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Sir Ive Puts His Foot Down

Jony Ives

Apple’s “new” Senior Vice President of Industrial Design Sir Jonathan Ive took on the additional role of also being of in charge of the iOS Alu.. Alumino.. Chrome when Scott Forstall moved into an advisory position.

In the latest update to the Podcasts.app I believe we are seeing the first hint of the fresh breeze that Jony is bringing to Apple’s app design.

The unword that definitely plagued Apple in 2012 was Skeuomophism. It means to make something look like it has different physical properties than it really would have. Like the Gamecenter app showing green felt when touching it really feels like touching glass to me.

Other examples include leather-bound digital calendars, the style of the Find my Friends app and a few more attempts to make iOS look more valuable by including expensive materials or craftsmanship.

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DTXMLRPC for Posting to WordPress

On Fridays I like to do something fresh. Today I wrote an XML-RPC framework. The reason for doing that is that I love Amy Worrall’s QuickRadar.

Since I am trying my best to file good bug reports I spend much time on them. Being economically minded I like to reuse the same content I produce as much as possible. So when I file a Radar with QuickRadar I post to Apple’s bug report, to OpenRadar, share the link on App.net and on Twitter. What was missing in my opinion was to also get the text of the bug report into a new WordPress blog post.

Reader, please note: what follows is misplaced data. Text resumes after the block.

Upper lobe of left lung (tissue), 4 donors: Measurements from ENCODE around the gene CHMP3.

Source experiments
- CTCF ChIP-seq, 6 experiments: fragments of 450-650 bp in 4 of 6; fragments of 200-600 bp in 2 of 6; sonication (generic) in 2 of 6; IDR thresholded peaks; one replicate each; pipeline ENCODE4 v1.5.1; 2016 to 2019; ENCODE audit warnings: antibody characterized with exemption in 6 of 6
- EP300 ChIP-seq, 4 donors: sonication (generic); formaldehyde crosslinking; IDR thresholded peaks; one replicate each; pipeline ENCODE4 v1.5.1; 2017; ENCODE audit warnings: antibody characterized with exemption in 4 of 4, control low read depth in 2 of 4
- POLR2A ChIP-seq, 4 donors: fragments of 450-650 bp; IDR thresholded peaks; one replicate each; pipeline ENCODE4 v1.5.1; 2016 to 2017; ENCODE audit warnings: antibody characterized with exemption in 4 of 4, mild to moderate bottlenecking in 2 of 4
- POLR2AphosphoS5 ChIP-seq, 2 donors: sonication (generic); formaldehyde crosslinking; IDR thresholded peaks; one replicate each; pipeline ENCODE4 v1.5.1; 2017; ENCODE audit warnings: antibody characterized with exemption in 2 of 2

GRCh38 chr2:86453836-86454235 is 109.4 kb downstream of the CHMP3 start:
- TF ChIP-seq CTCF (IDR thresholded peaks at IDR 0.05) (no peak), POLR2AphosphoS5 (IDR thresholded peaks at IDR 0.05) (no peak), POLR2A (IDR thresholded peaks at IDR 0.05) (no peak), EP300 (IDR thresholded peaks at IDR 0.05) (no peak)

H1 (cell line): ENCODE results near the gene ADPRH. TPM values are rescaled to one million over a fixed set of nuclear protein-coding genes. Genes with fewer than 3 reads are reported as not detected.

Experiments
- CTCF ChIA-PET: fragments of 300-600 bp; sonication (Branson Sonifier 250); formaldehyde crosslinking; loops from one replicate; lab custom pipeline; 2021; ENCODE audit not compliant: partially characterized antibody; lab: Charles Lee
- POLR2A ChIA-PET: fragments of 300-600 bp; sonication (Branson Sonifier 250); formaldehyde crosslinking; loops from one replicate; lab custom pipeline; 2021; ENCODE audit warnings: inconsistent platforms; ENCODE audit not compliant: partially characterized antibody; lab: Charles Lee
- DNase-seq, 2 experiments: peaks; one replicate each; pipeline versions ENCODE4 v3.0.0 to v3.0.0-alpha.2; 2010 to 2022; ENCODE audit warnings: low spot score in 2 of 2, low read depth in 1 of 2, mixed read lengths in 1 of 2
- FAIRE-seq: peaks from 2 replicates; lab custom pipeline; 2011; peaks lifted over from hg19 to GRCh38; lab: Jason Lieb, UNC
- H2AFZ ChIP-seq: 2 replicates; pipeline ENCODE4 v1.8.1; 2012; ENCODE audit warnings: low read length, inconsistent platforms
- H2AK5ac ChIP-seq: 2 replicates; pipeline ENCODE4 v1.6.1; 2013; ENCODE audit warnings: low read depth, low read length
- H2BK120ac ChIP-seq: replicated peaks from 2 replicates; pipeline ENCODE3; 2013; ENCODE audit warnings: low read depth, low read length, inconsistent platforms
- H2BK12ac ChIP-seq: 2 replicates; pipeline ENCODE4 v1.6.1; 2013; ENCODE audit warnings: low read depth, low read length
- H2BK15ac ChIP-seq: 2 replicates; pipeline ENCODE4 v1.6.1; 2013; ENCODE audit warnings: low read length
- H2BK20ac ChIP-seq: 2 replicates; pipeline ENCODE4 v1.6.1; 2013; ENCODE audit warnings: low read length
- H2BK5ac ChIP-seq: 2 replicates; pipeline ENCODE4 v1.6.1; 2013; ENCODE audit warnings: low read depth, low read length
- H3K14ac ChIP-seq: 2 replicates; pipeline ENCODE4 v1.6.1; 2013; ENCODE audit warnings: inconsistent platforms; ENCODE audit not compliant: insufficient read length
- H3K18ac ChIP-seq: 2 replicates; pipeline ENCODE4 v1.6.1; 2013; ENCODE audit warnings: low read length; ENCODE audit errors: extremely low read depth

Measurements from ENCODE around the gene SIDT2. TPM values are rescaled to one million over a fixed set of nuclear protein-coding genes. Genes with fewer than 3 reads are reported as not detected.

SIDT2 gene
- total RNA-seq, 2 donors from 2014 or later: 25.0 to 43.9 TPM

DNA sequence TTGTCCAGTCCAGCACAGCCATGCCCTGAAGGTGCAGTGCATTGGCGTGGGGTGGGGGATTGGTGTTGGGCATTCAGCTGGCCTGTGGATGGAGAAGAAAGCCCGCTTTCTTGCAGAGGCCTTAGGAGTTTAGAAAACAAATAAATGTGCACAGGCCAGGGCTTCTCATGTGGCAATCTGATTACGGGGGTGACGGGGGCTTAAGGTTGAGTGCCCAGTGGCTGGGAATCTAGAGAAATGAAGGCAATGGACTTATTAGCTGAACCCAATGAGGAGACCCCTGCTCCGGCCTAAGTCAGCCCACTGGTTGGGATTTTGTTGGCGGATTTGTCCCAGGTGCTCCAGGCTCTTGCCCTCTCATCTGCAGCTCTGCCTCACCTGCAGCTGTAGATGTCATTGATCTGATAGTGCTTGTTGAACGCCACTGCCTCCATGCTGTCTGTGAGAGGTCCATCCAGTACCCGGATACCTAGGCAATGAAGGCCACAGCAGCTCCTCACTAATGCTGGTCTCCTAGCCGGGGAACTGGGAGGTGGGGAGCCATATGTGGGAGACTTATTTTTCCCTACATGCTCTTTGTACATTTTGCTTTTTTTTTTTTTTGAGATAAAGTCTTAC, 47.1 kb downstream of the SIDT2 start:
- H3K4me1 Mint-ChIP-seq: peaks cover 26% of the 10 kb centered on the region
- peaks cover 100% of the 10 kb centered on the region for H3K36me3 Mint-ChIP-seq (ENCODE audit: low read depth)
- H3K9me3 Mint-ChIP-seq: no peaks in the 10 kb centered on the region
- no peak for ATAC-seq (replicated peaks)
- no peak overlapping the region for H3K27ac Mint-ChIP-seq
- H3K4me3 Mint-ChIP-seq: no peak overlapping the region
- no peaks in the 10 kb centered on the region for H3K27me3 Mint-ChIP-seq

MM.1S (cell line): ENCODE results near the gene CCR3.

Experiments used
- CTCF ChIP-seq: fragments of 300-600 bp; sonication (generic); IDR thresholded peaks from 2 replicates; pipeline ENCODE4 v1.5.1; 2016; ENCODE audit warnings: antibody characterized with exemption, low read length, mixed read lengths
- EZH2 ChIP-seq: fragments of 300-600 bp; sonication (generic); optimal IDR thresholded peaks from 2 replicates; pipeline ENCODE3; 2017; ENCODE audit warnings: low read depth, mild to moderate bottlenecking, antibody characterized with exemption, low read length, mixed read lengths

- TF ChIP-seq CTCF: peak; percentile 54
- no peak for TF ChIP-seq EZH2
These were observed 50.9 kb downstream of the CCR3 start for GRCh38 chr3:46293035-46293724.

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Using Custom Fonts with DTCoreText

Friend of DTCoreText Holger was having problems getting DTCoreText to use the bold font face of his custom font.

I want to take this opportunity to explain what the root cause for Holger’s problem was and what you need to know if you’re using custom fonts with DTCoreText.

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Parts Store Spring Cleaning

We received an overhaul of our WordPress template today which allows for a better shopping experience if you buy components on our Parts Store. The new system allows us for showing the price calculation and also lets us show an arbitrary number of options.

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Localization Unit Test

It happens to the best: you add new features to an app localized in several languages. You are not the lazy type that names the NSLocalizedString key’s the same as the English-language strings. Instead you name the keys semantically, like DOWNLOAD_ALERT_MSG.

Then when it comes to shipping you send the client a note that there are some new strings and assume that he will be able to find out which are new and need to be translated. Which he would if he was using a tool like Linguan. Which he is not, because you might have forgotten to recommend it to him, or if he’s extremely unlucky then he’s a Windows user.

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Radar: Update Ruby shipped with OS X